Updated: 8:10 pm
President Donald Trump signed a $900 billion pandemic rescue plan on Sunday, ending a few days after he refused to accept the bipartisan agreement. The agreement will provide companies and individuals with long-sought cash and avoid a federal government shutdown.
This huge bill includes $1.4 trillion in funding to fund government agencies by September, as well as other priorities at the end of the session, such as funding for the underfunded transportation system and increasing food stamp revenue.
Trump announced the signature in a statement on Sunday night, which showed that he was frustrated with COVID-19 relief because he only offered a check for $600 to most Americans instead of the 2000 rejected by his Republican colleagues. Dollar. He also complained about what he considered unnecessary expenditures for the entire government. But Trump’s 1
Trump said in the statement: “I will sign the Omnibus and Covid package with a strong message to make it clear to Congress that we need to remove wasted items.”
Although the President insisted on sending the “redlined version” to Congress and deleting it in the cancellation process, these are only suggestions to Congress. The signed bill may not necessarily be changed.
Parliamentarians now have some breathing room and can continue to debate whether relief inspections should reach the size required by the president. The Democratic-led House of Representatives supports larger checks and is scheduled to vote on the issue on Monday, but the Republican-controlled Senate is expected to ignore it in the face of opposition to spending.
Republicans and Democrats quickly welcomed Trump’s decision to sign the bill into law.
Senate Majority Leader Mitch McConnell said: “The compromise bill is not perfect, but it will bring great benefits to the Kentuckers and Americans in desperate need of help across the country. “I thank the President for signing this relief. legal. “
The Democrats promised more aid to once President-elect Biden takes office, but the Republicans signal a wait and see attitude.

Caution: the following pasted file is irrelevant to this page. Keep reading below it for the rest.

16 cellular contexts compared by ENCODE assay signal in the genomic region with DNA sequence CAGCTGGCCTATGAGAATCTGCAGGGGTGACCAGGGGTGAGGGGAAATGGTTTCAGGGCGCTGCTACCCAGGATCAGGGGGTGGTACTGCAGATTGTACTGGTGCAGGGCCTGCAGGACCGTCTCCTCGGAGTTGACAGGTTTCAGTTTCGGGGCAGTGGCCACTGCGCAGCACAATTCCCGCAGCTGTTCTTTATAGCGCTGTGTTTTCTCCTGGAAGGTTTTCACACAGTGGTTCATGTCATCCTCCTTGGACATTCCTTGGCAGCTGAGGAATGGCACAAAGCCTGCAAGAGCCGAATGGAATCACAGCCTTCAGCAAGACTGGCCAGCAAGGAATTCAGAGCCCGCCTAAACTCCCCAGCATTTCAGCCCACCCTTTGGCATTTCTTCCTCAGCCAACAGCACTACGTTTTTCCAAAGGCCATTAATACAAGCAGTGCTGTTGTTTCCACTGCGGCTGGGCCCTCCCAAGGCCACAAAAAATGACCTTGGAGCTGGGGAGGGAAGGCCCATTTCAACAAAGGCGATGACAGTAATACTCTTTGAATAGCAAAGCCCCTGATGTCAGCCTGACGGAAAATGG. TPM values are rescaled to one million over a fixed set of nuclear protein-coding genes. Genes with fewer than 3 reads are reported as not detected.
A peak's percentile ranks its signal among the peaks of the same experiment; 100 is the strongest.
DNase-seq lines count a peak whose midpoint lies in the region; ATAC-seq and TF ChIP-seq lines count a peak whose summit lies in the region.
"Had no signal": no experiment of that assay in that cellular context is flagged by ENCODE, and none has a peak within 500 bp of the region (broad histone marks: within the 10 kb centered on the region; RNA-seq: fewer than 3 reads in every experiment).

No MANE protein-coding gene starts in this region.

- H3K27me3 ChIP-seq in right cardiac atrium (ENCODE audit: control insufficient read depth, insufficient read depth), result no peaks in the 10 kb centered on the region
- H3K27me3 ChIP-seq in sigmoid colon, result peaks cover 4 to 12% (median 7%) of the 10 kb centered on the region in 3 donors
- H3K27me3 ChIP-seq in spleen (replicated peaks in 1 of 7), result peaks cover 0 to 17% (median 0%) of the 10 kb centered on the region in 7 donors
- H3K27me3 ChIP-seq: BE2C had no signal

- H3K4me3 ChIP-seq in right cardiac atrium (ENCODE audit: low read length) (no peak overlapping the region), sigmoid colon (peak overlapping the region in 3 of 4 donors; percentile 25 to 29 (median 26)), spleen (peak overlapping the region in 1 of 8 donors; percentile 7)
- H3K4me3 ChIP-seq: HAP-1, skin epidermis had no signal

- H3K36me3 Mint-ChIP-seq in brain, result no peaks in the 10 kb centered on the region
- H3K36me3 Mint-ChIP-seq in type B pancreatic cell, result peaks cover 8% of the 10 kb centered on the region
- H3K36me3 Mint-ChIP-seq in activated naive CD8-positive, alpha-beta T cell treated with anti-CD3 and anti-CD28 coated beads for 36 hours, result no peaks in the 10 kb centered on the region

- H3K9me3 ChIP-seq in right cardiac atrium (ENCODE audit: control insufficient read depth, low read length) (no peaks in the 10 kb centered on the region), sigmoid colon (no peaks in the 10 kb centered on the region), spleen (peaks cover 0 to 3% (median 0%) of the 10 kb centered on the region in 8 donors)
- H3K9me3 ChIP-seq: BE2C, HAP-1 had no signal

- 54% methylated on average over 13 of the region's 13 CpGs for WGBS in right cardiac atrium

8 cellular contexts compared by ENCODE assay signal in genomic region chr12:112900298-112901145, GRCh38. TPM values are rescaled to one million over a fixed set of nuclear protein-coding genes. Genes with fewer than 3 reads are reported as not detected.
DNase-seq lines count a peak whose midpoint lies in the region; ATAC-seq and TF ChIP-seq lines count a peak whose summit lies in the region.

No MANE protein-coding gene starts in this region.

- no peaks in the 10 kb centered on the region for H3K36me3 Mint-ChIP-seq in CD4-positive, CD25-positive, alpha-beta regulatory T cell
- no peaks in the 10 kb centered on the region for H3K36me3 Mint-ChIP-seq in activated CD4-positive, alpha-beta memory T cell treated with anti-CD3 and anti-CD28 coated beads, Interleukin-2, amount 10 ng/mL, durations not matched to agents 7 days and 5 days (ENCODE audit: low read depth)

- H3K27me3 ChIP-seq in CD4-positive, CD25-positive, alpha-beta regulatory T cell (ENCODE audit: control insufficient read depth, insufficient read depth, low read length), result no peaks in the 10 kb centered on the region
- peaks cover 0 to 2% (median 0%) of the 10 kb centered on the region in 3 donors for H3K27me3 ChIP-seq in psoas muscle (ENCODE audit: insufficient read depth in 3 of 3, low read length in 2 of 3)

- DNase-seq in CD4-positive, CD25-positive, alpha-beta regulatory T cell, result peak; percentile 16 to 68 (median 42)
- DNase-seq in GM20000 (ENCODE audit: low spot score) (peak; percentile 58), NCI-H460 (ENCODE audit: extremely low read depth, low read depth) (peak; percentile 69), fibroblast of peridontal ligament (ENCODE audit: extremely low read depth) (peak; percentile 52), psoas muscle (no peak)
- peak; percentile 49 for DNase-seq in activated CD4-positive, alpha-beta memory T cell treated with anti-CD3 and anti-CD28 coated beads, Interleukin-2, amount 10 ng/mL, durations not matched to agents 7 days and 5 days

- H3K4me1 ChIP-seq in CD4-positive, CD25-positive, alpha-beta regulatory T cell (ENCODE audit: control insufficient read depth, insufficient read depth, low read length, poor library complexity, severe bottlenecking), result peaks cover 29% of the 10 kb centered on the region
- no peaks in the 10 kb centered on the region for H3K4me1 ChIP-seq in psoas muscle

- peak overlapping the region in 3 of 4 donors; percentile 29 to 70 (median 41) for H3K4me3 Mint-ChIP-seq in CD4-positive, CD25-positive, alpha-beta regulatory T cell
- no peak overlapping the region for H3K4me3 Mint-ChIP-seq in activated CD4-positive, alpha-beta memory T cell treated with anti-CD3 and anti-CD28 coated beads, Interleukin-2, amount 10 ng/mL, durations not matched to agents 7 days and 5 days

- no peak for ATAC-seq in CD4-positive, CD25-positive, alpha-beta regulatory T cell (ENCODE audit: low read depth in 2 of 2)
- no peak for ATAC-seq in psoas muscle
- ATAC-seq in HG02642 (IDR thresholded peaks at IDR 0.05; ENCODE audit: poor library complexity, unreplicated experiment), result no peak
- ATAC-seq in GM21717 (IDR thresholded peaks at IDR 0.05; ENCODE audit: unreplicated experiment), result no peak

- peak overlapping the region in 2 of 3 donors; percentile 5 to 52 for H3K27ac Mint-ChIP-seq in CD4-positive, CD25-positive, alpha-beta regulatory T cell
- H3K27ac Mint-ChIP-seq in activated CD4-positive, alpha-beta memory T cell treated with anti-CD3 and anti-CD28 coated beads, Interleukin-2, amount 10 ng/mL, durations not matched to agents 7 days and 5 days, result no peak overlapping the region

Faced with increasing economic difficulties, the spread of disease and imminent work stoppages, members of Congress on Sunday urged Trump to sign legislation immediately and then asked Congress to follow up with other assistance. In addition to unemployment benefits and family benefits, money for vaccine distribution, businesses, public transportation systems that are short of cash, etc. are all online. The protection against eviction is also pending.
I-Vt Senator Bernie Sanders said: “What the President is doing right now is incredible.” “So many people have been injured….It’s crazy, this president must finally… …Do the right thing for the American people without worrying about his ego.”
Republican Senator Pat Tumei of Pennsylvania said that he understands Trump “wants to be remembered for advocating large checks, but the danger is that if he allows this to expire, he will be confused, painful, and uncomfortable. Stable behavior is remembered.”
Toomey added: “So, as I said, I think the best thing to do is to sign the agreement and then defend the subsequent legislation.”
Republican Maryland Governor Larry Hogan expressed the same view, criticizing Trump’s pandemic response and his efforts to cancel the election results. He said: “I’m just guessing what he will do next.”
Republican Representative Adam Kinzinger of Illinois said that Trump “plays this ancient switcheroo game” is too risky.
He said: “I don’t understand this.” “I don’t know what I’m doing, why I’m doing it, unless it’s because you lost the election to create chaos, show strength and feel frustrated.”
Since Trump proposed the agreement, Washington has been relentless. Point your finger at government officials, including Treasury Secretary Steven Mnuchin, as lawmakers try to understand whether their position on Trump has been misled.
Ginziger said: “After the president himself negotiated something that the president didn’t want, he is now in trouble. It’s just-surprising,”
Kinzinger spoke on CNN’s “League of Nations”, and Hogan and Sanders spoke on ABC’s “This Week.”
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